If you’ve inherited a senior leadership team and a kitchen cabinet, you’ll still have to form your own. That’ll cause some hurt feelings and you may have turnover. But that’s much better than opening up to the wrong people or trying to operate without an effective kitchen cabinet.
It’s easy to dislike stalkers and snitches with personal vendettas. But you can’t fire them just because they’re relentless, stir up conflict and waste your time and energy, can you?
Most of us dislike snitches. And there are rules and laws against stalking someone in the workplace.
But if you’re a manager, someone who tells you about things your other employees are doing wrong can seem helpful. A snitch doesn’t always look like a snitch if you’re the beneficiary, not the target or victim, of their tattling. And they can provide useful information about serious problems you may not be aware of.
To read the rest of this article from the Minneapolis/St. Paul Business Journal, see:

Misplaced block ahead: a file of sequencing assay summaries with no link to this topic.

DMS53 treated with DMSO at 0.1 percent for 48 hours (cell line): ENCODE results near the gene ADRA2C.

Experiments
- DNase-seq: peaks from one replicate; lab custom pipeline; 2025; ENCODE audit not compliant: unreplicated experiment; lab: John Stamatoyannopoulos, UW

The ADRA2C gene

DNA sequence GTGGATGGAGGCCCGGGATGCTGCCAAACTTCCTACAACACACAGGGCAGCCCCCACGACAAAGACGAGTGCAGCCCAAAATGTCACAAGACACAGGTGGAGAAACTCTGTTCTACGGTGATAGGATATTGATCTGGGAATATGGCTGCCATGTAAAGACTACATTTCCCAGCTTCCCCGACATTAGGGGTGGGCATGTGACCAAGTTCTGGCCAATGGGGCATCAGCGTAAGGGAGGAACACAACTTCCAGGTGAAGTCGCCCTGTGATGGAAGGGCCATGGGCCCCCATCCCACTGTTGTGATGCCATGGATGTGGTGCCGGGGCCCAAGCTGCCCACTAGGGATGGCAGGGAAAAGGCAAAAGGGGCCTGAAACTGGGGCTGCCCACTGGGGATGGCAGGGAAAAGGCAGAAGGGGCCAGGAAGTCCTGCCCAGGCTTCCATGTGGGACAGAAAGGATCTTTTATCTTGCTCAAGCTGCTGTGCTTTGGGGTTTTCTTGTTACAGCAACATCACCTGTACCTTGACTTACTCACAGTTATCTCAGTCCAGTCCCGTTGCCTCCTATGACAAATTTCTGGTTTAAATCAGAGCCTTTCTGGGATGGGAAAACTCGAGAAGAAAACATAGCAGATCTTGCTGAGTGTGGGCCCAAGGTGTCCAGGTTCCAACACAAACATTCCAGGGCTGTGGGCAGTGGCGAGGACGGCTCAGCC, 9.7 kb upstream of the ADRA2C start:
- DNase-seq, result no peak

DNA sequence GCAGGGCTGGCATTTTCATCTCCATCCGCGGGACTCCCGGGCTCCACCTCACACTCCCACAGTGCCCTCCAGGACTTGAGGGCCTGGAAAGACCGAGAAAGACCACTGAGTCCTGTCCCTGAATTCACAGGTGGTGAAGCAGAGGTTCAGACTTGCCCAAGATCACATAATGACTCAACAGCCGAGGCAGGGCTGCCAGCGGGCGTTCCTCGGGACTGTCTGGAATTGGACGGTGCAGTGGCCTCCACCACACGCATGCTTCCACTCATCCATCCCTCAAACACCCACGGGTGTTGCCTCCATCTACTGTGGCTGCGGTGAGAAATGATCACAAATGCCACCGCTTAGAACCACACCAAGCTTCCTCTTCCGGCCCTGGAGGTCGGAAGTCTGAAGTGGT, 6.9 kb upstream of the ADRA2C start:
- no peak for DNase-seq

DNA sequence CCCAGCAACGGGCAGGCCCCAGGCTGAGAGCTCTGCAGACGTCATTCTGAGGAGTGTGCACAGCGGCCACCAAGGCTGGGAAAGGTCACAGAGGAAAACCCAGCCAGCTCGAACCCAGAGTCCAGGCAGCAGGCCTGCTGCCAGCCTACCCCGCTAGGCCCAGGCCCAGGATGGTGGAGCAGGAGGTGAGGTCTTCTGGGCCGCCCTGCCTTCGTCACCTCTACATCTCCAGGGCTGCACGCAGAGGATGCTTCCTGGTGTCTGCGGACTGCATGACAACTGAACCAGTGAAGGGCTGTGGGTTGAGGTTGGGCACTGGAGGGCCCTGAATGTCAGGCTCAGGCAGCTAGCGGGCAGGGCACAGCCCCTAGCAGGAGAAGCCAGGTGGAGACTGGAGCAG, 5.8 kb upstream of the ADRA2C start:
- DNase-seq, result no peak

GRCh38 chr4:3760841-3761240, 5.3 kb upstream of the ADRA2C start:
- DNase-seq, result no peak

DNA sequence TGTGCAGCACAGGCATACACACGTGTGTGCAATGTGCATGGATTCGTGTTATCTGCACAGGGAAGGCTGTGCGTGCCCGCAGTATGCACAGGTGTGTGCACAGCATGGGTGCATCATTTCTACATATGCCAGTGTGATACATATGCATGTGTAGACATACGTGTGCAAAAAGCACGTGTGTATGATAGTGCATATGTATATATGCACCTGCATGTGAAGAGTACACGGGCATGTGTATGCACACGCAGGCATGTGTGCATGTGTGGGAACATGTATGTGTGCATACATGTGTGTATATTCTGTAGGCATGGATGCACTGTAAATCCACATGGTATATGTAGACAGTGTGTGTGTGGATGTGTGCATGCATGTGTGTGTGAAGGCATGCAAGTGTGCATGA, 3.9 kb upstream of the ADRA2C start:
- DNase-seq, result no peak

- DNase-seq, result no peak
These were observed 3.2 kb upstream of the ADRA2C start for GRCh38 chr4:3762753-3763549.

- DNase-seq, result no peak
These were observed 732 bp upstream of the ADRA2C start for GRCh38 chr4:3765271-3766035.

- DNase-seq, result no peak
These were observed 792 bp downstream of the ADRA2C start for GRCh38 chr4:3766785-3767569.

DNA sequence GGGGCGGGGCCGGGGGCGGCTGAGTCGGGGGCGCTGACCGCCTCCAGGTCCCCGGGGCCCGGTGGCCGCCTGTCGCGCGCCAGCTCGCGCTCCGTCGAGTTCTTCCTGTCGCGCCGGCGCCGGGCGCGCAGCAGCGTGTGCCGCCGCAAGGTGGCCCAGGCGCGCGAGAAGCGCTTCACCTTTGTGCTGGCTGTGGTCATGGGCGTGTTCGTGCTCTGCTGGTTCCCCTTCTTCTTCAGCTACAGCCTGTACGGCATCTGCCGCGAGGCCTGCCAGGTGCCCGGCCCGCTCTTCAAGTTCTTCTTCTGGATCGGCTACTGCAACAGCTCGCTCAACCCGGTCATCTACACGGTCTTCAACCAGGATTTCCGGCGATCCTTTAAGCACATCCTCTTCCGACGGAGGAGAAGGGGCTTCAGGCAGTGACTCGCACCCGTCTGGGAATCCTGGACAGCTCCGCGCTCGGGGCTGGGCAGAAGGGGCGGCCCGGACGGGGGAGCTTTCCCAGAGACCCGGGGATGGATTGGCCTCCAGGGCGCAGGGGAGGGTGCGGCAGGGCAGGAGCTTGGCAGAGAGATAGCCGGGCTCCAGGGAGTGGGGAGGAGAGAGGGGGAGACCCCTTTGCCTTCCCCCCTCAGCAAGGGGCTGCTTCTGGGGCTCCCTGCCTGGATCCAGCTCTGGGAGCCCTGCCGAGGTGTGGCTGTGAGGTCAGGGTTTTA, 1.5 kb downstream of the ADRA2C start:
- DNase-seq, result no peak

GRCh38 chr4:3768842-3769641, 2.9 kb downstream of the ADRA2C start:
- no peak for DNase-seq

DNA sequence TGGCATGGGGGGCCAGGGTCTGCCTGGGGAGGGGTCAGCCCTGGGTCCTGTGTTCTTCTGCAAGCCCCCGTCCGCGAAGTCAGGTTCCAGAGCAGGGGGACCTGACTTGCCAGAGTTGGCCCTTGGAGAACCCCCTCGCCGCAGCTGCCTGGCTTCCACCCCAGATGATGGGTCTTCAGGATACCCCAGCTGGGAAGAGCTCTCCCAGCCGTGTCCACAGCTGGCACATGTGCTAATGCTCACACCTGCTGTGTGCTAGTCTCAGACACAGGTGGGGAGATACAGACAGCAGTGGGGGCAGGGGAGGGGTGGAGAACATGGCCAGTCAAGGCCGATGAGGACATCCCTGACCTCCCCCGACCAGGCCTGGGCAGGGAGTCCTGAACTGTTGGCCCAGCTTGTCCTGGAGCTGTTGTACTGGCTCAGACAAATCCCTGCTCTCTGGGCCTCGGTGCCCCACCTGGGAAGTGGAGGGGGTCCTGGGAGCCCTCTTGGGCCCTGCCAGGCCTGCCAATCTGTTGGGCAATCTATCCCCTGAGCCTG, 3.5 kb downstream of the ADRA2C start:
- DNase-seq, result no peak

Snitches, vendettas hurt productivity
There are toxic people in every environment – toxic family, toxic friends, toxic lovers and toxic coworkers. If you don’t recognize and respond effectively to toxic, bullying coworkers they can make your life miserable, harass you, turn the rest of your team against you, scapegoat you and even get you fired.
Jane is known to be difficult, obnoxious and an out of control retaliator. But she’s very bright and hard working so management tends to minimize the problems she causes, overlook the tension, hostility and chaos she creates, and explain away her behavior by saying, “That’s just Jane. She must have a good heart.” She specializes in vendettas. Most people are afraid of her; they usually walk on egg shells around her and try to avoid setting off one of her tirades.
The bosses make you the leader of an important project that requires tact and people skills because they don’t trust Jane. Jane is enraged. Sometimes she blames and threatens you – you stole her job, she’ll report everything you do wrong, she’ll ruin your reputation and she’ll get you fired. Sometimes she acts sweet – as if she wants to be your best friend. Sometimes she tries to make you feel guilty so you’ll refuse to lead the project she thinks should be hers – that’s the only way you can prove to her that you’re a good person and her friend.
Is Jane right? Are you sneaky and manipulative and have you wronged her? Or is this a misunderstanding you can overcome so she’ll still be your friend?